March 2015 Movie Reviews

Film Reviews

Super Sentai Zyuranger: The Complete Series
Shout Factory Street: 02.17
The Power Rangers has been a money-making show since their debut in 1993, but what’s often overlooked by fans who don’t check the Internet is that they originated in Japan as part of a bigger show, which Shout Factory has happily brought to DVD in America. To be clear (because the series’ entire history is extremely convoluted to the point where Wikipedia isn’t sure), this is Kyryū Sentai Zyuranger, which ran from 1992-93, which is the 15th incarnation of the series in Japan. The bonus to this series is that you’re getting two years’ worth of Power Rangers footage, melted down into a single consistent season that actually makes sense of why things are happening, or at least enough sense for a show about dinosaur-themed fighters battling against a space witch. I’m sure you read this all time about Japanese-imported shows, but in this case, it’s true: The original has better, more compelling stories than the American counterpart. It’s not difficult to discern, considering our version was marketed to sell 10 times as many toys as their version, but considering the source material, that’s a major feat. The downside to the show: There are a lot of cultural references and jokes that you’re just not going to understand. The end credits alone are something I could write a dissertation paper on. If you’re an adult fan and you want to see the show’s origins, you should definitely snag this. –Gavin Sheehan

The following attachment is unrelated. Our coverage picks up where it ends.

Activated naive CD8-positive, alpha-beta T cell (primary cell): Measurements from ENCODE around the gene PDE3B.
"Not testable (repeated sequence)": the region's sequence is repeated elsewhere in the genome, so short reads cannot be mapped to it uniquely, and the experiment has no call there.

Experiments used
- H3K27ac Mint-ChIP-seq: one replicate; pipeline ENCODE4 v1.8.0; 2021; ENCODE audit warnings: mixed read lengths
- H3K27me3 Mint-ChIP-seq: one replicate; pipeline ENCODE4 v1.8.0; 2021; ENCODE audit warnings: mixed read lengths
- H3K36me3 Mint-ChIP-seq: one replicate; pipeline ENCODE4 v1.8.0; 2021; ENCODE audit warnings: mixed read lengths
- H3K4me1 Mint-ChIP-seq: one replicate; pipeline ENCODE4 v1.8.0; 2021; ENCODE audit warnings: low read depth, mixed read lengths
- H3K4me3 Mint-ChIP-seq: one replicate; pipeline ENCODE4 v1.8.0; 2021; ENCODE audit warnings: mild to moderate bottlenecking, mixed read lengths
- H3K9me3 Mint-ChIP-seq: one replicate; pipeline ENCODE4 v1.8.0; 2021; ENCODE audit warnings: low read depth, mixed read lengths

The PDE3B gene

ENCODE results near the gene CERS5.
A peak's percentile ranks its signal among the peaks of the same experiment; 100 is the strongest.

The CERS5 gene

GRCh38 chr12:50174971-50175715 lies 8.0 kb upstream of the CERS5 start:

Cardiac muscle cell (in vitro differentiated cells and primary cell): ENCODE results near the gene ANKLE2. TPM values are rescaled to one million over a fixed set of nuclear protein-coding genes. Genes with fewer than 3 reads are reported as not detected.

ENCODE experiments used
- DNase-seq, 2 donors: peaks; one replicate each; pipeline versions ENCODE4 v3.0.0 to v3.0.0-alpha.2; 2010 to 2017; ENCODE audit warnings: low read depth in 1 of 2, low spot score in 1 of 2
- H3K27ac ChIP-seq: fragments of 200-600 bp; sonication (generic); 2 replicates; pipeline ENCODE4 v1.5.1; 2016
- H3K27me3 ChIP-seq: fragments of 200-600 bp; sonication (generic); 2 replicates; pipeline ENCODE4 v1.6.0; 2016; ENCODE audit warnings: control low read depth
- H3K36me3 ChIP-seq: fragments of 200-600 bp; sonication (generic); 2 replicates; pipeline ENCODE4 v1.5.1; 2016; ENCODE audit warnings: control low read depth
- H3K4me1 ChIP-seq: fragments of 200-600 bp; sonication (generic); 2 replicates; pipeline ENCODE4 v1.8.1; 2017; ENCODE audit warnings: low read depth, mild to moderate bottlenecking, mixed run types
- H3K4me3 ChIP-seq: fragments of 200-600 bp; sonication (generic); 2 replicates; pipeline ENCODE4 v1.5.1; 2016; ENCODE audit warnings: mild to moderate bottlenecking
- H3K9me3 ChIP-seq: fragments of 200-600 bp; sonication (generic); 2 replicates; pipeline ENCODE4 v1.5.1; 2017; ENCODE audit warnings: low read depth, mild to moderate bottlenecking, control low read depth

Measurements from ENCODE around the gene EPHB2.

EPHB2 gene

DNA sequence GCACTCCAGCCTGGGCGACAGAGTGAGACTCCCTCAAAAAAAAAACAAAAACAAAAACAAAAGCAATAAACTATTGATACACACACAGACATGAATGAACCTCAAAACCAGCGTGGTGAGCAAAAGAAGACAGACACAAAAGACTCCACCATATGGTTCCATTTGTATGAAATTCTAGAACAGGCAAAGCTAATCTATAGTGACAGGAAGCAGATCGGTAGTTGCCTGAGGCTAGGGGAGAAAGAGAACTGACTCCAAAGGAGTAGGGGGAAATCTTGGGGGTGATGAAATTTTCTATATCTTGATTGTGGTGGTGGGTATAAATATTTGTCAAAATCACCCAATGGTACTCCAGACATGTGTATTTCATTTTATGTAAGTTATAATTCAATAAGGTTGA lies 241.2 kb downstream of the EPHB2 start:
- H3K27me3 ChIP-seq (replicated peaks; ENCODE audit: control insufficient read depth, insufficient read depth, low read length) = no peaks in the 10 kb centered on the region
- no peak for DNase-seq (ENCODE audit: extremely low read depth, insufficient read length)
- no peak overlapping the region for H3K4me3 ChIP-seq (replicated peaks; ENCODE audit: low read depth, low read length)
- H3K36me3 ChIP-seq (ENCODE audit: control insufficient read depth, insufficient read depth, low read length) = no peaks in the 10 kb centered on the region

What We Do In The Shadows
M Tuckman Media
Directors: Jemaine Clement and Taika Waititi
In Theaters: 03.13
It’s an absolute travesty that it has taken more than a year since its pre- miere at the Sundance Film Festival for Jemaine Clement and Taika Waititi’s uproarious mockumentary to reach general audiences. It even took a Kickstarter campaign fund that barely squeaked by to get the wheels moving. The film follows a documentary crew as they track and record the modern-day actions of Vladislav (Clement), Viago (Waititi) and Deacon (Jonathan Brugh), a company of vampires living together and doing their best to make ends meet. Not only do the directors deliver a script chock-full of witty lines of dialogue matched with hilarious visual elements, but the duo also masters the horror genre with grotesque imagery and tone. There is a small portion of the film toward the hour mark that falls flat and the jokes become fewer and farther between, which can be the death stroke for any comedy, but the finale sets everything back on its feet, leaving audiences smiling with a thirst for more blood. Fans of vampire lore will find comfort with yet another title to add for their favorite monster’s screen depiction, and fans of werewolves will find their character repre- sented hysterically by Rhys Darby (Flight of the Conchords) as he leads his pack for their monthly transformation and steals every scene while doing so. –Jimmy Martin